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Condition called ‘frothy bloat’ killing Kentucky cattle

Published on 17 August 2010

A potentially fatal condition called “frothy bloat” is afflicting Kentucky cattle herds and prompting state officials to ask the U.S. Department of Agriculture to include the condition in a program allowing farmers to request reimbursement for losses.

Kentucky Extension Service beef cattle specialist Jeff Lehmkuhler told The Lexington Herald-Leader that bulls, cows and stock cattle have all been hit by the affliction.

“It’s all categories of beef cattle being impacted,” Lehmkuhler said.

In general, the cattle affected by frothy bloat, technically called primary ruminal tympany, have eaten too much clover. Though clover improves pasture quality, ingesting too much of it can be damaging because it can cause fermentation gases to be trapped inside the cattle’s stomach, Lehmkuhler said.

The clover produces a foam inside the cattle’s gastrointestinal tract that prevents them from being able to burp. When the gas can’t escape, the stomach expands, like a balloon, and presses on the diaphragm. That can lead to suffocation.

The presence of clover is linked to the state’s droughts in 2007 and 2008, state Department of Agriculture officials said. The droughts weakened the grass in pastures, allowing clover to gain more of a foothold. When heavy rains came in 2009 and primarily in May of this year, the clover began to grow higher and faster than the grass.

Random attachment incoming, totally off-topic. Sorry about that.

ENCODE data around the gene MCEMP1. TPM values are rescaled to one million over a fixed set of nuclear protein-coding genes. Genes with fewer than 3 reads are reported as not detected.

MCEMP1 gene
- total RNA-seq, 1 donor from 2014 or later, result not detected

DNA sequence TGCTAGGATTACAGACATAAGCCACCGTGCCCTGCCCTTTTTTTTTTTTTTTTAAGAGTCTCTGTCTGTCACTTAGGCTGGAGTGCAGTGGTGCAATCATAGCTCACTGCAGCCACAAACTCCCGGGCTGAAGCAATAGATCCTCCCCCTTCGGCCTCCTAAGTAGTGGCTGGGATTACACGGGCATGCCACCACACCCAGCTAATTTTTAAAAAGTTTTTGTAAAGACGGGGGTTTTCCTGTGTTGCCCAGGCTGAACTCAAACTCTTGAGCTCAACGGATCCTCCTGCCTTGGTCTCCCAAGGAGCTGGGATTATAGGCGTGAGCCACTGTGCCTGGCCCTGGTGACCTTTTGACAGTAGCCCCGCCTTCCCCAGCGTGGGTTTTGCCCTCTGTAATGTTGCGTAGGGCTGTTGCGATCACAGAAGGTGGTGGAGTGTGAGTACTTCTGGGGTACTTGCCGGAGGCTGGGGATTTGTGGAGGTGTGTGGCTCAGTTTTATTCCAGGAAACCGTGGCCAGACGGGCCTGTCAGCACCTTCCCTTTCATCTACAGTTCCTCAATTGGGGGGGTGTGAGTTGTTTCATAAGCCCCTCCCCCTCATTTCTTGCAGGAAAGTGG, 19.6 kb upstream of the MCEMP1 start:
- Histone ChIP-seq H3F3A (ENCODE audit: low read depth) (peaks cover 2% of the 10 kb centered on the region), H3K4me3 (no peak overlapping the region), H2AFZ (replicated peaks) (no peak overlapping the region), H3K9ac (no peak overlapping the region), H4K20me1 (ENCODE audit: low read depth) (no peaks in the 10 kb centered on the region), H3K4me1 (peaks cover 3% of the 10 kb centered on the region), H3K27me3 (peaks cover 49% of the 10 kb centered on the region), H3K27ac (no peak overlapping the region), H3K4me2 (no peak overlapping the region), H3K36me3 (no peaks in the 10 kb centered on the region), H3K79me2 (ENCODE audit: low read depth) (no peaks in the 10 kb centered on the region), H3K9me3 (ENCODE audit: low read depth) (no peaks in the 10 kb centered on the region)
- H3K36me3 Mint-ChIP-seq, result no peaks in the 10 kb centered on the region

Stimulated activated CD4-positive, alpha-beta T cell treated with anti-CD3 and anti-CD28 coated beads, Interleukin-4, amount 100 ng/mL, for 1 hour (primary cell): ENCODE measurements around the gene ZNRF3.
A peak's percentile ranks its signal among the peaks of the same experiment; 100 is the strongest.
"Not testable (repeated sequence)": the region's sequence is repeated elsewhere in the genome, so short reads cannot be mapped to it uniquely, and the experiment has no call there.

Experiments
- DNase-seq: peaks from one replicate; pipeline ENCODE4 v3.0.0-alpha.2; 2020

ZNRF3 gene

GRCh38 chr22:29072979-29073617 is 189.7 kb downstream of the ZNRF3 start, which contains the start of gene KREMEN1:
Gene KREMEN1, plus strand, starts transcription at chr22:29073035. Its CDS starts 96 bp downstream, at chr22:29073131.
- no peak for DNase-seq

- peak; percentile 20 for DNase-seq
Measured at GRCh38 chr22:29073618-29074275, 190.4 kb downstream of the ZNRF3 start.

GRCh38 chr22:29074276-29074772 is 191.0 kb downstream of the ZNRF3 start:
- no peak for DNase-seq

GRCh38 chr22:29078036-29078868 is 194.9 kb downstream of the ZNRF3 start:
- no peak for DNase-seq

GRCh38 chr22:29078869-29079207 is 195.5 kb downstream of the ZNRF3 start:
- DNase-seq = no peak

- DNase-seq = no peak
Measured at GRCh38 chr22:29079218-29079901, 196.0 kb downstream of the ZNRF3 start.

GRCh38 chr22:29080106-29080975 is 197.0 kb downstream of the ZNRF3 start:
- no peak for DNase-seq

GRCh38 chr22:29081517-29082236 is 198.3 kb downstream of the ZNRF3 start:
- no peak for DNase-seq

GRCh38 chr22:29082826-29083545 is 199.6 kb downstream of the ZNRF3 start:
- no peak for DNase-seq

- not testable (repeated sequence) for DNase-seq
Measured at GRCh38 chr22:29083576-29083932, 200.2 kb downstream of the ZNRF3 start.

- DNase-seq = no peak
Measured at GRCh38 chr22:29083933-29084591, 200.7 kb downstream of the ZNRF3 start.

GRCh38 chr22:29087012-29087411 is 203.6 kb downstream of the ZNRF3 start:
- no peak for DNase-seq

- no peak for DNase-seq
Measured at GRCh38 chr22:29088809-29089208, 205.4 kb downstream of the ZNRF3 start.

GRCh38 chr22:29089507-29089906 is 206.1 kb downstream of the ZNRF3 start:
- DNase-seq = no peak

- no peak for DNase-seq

“You’ve got them all the way from the small guy to the folks who have bigger herds who have lost up to 10 to 20 head,” said Dave Maples, executive vice president of the Kentucky Cattlemen’s Association.

The Kentucky Cooperative Extension Service recommends that cattle producers contact their local county extension agent for additional information.

Sandy Gardner in the governor’s Office of Agricultural Policy, said the state has sent a letter to the federal Department of Agriculture but has not heard back.

Lehmkuhler has studied the spread of the condition around Kentucky. The survey suggested that just 1 percent of the cattle represented had died. But, Lehmkuhler estimates, those losses mean almost $5 million in revenue gone.  end_mark

From The Associated Press

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